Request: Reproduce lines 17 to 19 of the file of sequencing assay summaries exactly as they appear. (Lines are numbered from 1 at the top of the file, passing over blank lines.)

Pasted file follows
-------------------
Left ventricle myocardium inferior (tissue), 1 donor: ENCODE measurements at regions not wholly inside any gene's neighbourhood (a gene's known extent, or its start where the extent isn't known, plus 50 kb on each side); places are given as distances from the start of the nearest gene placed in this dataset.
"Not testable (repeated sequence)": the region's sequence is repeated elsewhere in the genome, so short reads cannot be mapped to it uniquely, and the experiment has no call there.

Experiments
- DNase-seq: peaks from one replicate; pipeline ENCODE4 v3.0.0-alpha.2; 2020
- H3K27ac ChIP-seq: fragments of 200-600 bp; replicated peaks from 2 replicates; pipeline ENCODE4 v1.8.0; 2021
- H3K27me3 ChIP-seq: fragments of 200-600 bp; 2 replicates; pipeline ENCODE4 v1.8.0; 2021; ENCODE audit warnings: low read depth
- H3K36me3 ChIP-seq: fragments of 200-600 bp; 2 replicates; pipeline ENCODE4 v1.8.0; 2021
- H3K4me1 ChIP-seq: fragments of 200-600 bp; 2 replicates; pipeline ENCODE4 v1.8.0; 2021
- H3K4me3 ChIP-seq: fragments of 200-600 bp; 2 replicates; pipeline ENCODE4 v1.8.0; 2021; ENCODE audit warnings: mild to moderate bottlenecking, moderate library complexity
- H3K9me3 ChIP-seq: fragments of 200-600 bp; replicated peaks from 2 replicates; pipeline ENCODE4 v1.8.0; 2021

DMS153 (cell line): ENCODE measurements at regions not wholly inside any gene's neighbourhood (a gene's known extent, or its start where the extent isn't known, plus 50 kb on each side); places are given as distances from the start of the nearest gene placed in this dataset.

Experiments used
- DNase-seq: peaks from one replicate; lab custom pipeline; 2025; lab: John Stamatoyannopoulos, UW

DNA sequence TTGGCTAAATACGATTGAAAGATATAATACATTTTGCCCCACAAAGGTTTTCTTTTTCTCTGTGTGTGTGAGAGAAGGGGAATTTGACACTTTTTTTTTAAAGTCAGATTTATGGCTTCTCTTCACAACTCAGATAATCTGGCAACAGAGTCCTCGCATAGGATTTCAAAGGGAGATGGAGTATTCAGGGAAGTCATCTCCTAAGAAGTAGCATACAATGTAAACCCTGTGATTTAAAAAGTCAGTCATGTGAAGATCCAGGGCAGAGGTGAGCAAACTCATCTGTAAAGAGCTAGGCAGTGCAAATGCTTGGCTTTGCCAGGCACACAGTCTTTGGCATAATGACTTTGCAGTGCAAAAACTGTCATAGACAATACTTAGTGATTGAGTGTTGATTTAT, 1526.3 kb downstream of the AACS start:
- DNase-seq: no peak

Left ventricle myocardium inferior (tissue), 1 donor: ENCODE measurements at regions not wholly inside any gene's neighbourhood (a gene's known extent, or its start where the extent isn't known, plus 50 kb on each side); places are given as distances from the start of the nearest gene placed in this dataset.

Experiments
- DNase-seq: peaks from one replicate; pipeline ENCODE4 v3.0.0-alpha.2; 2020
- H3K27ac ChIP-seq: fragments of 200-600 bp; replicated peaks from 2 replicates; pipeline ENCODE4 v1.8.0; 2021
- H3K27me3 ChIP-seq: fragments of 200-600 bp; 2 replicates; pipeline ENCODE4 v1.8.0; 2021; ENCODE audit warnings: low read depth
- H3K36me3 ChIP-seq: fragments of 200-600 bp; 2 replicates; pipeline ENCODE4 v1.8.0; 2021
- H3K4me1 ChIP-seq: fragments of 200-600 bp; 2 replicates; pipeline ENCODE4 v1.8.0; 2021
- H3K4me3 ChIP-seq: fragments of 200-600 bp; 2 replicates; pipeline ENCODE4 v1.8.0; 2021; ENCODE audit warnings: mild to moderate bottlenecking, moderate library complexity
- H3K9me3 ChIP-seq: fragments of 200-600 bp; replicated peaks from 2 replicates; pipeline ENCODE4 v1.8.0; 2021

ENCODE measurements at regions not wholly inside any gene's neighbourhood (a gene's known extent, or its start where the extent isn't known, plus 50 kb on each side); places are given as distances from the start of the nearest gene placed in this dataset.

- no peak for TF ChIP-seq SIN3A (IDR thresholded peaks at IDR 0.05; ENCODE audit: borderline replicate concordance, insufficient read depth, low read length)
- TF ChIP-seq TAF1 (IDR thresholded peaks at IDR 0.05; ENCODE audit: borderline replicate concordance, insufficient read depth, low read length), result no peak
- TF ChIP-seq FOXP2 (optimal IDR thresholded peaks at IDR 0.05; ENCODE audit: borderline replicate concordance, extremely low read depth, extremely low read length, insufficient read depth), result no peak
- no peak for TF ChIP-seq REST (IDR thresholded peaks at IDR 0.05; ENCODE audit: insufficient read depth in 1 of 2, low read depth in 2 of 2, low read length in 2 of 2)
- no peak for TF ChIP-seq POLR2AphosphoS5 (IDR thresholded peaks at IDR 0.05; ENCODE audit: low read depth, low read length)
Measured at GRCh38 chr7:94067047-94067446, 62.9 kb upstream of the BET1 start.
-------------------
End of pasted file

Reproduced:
Experiments
- DNase-seq: peaks from one replicate; pipeline ENCODE4 v3.0.0-alpha.2; 2020
- H3K27ac ChIP-seq: fragments of 200-600 bp; replicated peaks from 2 replicates; pipeline ENCODE4 v1.8.0; 2021